Russian President Vladimir Putin said on Wednesday that there was no evidence that Iran was responsible for an attack on Saudi oil infrastructure last month and that the United States had not presented any proof of Iran's role. France tried to set up a meeting between the leaders of Iran and the United States after the attack but failed to because Tehran wants Washington to remove its sanctions, Putin said at an energy conference in Moscow.
Israel is fighting off Iranian expansion across the Middle East, but danger for the Jewish state lurks near its own borders. Painstaking work by Iran's Islamic Revolutionary Guard Corps and their loyal proxies has succeeded in laying the groundwork for a second Iranian front with Israel in the Golan Heights. The first front is to Israel's north in South Lebanon. The Golan, which Israel won from Syria in 1967, lies further east. Though Israel rules the skies, the Syrian land adjoining Israel's border appears increasingly to belong to Iran.
Iran's Revolutionary Guard Corps head General Hossien Salami said that Iran has "the capability to annihilate" Israel and that it must be "wiped off the world" map, during an IRGC commanders gathering on Monday. During his speech, Salami said this idea is within Iran's reach. "The second step of the revolution is the step that rearranges the constellation of power in favor of the revolution," he said. "Iran's Islamic revolution will be on top of this constellation... In the second step we will be thinking of the global mobilization of Islam."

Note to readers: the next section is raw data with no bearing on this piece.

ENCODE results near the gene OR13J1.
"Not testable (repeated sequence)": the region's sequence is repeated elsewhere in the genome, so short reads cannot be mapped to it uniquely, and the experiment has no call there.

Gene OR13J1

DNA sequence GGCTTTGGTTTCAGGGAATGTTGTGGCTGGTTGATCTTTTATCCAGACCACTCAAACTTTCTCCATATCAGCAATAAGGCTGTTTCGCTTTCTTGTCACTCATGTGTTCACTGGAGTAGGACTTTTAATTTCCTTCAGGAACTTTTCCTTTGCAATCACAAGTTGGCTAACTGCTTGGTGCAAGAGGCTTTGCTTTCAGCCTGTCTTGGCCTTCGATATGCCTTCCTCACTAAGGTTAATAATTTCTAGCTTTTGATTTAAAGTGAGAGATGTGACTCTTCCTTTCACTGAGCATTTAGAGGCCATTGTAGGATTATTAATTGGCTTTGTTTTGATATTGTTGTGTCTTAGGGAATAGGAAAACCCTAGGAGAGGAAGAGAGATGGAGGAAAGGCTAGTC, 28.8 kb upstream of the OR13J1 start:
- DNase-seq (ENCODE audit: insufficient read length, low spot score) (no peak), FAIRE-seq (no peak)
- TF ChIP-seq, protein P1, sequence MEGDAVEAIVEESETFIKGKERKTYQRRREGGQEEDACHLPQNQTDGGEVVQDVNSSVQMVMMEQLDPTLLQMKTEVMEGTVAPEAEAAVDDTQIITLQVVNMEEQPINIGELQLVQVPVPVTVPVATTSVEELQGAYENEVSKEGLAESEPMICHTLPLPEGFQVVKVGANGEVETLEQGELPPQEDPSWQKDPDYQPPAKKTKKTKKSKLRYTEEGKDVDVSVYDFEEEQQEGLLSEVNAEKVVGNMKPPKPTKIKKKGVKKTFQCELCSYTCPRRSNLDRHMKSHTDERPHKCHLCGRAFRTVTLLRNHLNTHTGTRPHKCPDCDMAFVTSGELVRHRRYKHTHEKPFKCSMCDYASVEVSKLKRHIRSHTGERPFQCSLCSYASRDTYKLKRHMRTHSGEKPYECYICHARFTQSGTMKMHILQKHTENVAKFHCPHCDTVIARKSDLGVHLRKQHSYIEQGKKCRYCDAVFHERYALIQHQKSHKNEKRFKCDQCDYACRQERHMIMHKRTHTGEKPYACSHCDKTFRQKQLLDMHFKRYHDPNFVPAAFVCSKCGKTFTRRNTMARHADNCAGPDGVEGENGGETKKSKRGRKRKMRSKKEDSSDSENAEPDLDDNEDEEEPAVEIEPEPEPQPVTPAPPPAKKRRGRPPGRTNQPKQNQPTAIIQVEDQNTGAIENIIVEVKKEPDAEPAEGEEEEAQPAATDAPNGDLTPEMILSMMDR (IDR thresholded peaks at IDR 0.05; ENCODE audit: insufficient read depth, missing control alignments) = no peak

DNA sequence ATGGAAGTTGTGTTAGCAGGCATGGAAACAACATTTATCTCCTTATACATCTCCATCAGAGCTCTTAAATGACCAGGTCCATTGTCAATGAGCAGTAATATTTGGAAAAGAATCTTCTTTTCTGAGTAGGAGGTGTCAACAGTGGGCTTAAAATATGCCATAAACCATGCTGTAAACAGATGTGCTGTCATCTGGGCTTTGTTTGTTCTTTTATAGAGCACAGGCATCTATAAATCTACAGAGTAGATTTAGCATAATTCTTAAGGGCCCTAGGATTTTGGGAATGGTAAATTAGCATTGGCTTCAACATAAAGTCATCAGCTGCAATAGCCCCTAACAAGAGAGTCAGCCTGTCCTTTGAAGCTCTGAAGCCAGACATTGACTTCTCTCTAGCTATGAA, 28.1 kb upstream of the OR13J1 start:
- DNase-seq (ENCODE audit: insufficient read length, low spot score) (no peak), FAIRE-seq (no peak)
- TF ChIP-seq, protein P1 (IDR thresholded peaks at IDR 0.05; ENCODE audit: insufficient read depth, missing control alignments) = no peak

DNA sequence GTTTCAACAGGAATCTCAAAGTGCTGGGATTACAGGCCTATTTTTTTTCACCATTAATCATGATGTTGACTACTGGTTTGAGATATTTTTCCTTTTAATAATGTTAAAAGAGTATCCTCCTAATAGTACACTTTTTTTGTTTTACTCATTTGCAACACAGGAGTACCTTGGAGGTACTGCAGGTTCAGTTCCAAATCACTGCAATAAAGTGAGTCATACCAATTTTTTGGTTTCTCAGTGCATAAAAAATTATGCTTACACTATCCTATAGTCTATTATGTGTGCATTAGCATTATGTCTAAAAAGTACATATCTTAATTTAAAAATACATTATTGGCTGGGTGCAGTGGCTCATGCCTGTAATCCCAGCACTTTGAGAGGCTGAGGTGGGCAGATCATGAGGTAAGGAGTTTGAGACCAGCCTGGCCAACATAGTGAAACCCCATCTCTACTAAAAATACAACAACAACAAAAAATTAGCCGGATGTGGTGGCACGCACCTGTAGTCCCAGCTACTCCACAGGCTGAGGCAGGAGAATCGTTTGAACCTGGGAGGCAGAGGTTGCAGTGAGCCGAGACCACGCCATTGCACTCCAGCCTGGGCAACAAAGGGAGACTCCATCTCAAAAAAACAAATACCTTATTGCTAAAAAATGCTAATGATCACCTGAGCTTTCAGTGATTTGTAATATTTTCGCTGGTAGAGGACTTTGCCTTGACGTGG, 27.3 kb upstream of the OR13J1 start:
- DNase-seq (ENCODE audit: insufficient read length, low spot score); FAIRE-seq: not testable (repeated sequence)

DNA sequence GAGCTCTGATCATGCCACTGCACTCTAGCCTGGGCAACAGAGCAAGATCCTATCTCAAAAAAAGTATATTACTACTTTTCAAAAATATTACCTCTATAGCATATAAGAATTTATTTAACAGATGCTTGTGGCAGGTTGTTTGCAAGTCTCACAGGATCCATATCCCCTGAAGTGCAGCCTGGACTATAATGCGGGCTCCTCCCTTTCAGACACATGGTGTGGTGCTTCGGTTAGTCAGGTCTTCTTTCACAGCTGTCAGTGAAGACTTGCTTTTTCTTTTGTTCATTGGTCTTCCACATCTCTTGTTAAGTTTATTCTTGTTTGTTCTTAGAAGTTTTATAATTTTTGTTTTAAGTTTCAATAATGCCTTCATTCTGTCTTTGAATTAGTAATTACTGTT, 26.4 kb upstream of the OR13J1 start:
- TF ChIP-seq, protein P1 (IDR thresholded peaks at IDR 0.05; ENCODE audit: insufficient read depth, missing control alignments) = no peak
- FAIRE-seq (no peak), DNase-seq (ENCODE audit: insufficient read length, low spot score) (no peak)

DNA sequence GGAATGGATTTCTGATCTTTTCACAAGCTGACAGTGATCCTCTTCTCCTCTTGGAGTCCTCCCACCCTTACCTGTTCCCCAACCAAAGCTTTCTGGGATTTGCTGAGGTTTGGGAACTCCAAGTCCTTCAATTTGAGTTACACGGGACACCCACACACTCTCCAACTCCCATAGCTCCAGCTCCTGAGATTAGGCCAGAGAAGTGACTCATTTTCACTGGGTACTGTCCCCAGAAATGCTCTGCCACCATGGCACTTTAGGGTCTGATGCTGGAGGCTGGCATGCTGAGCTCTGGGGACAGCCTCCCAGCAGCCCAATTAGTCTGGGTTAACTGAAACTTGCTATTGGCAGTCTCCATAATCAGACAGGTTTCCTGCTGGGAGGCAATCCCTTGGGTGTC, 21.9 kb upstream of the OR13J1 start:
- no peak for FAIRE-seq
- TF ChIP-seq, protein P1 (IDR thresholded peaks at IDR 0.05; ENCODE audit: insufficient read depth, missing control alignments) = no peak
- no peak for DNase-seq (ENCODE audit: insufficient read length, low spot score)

GULF STATES, YEMEN, & IRAN
Iran's oil minister sought to defuse tensions with Saudi Arabia on Wednesday, calling his counterpart in Riyadh "a friend" and saying Tehran was committed to stability in the region. The comment came at a top Russian energy conference chaired by President Vladimir Putin, where Iran's oil minister Bijan Zanganeh met Saudi energy minister, Prince Abdulaziz bin Salman and OPEC's Secretary General Mohammed Barkindo.
Iran and Saudi Arabia are reportedly in contact following a destructive drone attack on a Saudi oil refinery, despite denials from Riyadh. Iranian Parliament Speaker Ali Larijani told al-Jazeera TV on Tuesday that Tehran "welcomes any negotiations with Saudi Arabia ... because talks with Riyadh can resolve many regional problems and issues." Iran's government spokesman Ali Rabiei told journalists that Tehran "has received an indirect message from Riyadh from the leader of another country," but he refused to say which one.
IRAQ & IRAN
Two border crossings between Iran and Iraq, including one due to be used by hundreds of thousands of Shi'ite Muslim worshippers at an annual pilgrimage this month, have been closed because of unrest in Iraq, Iran's border guards said on Thursday. Anti-government protests have turned violent in recent days in Iraq, with at least 18 people reported killed. Iranian border guards commander General Qasem Rezaei said the Khosravi and Chazabeh crossings had been closed since late Wednesday, Iran's semi-official Mehr news agency reported.
As violent protests continued for a second day in Baghdad and other southern Iraqi cities, head of the Popular Mobilization Units (PMU) Falih al-Fayyadh arrived in Washington to meet with US Defense Secretary Mark Esper Oct. 2. This comes in conjunction with the US Embassy in Baghdad urging all parties to avoid using violence. The mass protests erupted on Tuesday. According to the Iraqi government, at least two people were killed and more than 200 wounded, including 40 security officers, during the first day of protests.